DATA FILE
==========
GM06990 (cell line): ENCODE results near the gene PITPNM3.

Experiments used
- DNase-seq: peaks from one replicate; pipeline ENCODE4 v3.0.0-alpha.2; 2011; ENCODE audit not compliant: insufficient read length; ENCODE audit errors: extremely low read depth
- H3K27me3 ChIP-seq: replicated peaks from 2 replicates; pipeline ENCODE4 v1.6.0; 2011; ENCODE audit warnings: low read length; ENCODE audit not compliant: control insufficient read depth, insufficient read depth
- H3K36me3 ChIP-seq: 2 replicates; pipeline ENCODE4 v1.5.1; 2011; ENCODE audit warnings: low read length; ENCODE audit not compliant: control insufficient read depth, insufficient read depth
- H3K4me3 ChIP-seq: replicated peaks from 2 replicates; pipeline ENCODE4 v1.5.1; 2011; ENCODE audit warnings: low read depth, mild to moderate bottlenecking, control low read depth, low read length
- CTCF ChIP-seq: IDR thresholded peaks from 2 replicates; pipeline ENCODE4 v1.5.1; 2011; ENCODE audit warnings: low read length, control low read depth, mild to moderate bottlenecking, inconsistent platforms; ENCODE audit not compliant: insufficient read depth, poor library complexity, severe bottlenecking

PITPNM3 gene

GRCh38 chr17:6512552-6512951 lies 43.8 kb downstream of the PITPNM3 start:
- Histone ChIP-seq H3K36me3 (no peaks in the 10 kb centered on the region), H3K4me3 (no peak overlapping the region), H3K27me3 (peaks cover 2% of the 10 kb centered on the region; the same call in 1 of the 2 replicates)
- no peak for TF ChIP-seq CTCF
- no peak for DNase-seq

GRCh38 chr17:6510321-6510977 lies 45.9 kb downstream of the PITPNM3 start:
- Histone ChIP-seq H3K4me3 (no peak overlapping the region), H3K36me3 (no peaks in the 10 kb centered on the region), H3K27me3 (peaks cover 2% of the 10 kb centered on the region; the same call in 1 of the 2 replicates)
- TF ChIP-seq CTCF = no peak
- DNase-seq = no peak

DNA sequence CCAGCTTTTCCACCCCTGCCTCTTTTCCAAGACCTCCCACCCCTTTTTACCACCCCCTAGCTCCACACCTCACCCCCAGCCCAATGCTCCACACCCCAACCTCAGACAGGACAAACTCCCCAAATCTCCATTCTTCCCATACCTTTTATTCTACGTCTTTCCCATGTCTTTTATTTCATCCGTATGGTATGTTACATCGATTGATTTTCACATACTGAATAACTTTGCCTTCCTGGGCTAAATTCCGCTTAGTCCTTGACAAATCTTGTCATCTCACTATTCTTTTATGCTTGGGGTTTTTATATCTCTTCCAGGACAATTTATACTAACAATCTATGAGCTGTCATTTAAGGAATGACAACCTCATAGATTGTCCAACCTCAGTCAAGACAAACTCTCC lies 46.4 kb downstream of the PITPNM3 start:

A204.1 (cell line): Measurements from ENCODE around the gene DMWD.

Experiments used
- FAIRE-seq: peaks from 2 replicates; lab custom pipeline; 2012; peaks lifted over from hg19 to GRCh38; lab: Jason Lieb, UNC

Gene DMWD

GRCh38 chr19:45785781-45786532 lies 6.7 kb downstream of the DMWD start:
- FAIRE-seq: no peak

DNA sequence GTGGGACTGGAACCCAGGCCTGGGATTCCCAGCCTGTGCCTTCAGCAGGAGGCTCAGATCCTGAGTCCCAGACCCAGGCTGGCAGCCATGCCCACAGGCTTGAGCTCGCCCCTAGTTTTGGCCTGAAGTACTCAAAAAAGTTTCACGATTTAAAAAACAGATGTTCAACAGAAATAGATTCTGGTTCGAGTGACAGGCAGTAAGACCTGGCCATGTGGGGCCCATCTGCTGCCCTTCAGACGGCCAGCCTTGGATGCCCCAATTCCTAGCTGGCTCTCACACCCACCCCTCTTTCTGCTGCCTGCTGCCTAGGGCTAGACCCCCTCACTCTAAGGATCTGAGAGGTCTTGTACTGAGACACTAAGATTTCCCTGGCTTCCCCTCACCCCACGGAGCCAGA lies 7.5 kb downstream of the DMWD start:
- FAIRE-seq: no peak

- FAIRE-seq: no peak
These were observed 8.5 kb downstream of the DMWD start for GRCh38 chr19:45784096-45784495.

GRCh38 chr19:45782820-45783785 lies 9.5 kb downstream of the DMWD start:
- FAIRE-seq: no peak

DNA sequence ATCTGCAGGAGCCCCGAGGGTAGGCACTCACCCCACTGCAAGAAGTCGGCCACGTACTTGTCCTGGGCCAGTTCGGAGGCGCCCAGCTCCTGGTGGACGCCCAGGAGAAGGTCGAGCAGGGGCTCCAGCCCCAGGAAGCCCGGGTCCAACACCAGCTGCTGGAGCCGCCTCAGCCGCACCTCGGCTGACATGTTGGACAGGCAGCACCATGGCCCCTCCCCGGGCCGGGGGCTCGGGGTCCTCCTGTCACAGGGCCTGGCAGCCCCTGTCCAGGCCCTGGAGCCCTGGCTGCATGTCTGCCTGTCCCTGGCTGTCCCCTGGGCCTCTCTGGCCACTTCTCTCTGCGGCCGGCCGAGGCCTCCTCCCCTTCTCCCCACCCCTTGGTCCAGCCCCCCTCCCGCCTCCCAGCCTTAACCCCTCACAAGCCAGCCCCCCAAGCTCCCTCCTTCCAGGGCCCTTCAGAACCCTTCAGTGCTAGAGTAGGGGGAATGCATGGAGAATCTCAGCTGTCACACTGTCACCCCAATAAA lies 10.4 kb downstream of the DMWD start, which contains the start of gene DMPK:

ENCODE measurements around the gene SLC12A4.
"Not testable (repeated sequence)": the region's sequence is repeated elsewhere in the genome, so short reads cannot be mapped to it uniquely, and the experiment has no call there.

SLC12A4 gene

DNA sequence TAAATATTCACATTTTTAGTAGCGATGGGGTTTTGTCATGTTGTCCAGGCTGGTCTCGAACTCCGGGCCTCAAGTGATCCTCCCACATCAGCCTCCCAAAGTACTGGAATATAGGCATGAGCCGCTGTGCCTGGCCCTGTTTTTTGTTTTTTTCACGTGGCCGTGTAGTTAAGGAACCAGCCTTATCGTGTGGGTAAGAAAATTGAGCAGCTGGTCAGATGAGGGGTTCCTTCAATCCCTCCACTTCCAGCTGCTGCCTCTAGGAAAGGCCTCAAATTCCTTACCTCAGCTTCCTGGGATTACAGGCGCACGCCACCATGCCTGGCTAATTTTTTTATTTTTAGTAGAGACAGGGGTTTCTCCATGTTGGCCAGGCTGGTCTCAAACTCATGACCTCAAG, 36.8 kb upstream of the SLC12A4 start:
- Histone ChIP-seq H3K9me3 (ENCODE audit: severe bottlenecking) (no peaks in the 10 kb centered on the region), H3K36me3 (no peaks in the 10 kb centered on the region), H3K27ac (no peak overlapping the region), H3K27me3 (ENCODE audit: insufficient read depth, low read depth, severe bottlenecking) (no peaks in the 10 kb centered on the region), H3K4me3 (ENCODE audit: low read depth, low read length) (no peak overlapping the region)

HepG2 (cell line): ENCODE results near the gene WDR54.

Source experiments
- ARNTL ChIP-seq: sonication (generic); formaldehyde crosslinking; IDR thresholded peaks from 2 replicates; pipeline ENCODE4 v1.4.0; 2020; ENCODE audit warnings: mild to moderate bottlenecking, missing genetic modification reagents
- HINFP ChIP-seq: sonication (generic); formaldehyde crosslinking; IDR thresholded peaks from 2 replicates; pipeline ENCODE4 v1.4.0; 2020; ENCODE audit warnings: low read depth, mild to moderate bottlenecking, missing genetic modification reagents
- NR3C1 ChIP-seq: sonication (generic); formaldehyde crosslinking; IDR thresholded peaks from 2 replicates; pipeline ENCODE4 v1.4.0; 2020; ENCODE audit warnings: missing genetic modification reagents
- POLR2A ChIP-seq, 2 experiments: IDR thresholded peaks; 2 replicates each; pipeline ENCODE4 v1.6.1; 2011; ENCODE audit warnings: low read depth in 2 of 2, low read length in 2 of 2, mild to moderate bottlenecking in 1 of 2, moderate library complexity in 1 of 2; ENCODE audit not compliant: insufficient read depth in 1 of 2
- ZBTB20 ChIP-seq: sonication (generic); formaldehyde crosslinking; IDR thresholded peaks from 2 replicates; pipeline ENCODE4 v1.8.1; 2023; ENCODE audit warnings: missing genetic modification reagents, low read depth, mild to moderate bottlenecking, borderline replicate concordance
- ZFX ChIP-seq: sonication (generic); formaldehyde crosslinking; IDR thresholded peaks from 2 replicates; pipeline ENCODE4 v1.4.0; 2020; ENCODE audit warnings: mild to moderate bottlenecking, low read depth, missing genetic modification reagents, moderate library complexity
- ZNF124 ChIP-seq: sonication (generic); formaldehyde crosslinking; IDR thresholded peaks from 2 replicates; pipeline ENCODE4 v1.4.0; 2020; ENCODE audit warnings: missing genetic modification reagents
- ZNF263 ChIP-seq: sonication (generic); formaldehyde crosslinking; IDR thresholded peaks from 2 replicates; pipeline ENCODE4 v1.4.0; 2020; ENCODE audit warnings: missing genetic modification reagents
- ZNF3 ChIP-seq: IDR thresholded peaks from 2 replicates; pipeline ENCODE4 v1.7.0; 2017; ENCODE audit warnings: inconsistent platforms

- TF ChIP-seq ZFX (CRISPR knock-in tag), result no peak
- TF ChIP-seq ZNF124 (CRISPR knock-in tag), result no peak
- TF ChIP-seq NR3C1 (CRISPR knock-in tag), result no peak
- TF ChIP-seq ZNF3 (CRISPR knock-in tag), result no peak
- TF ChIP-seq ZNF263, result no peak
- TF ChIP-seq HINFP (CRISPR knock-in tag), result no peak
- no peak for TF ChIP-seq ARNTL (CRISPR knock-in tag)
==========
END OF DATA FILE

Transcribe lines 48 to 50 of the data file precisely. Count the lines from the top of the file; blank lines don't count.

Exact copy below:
- TF ChIP-seq ZNF124 (CRISPR knock-in tag), result no peak
- TF ChIP-seq NR3C1 (CRISPR knock-in tag), result no peak
- TF ChIP-seq ZNF3 (CRISPR knock-in tag), result no peak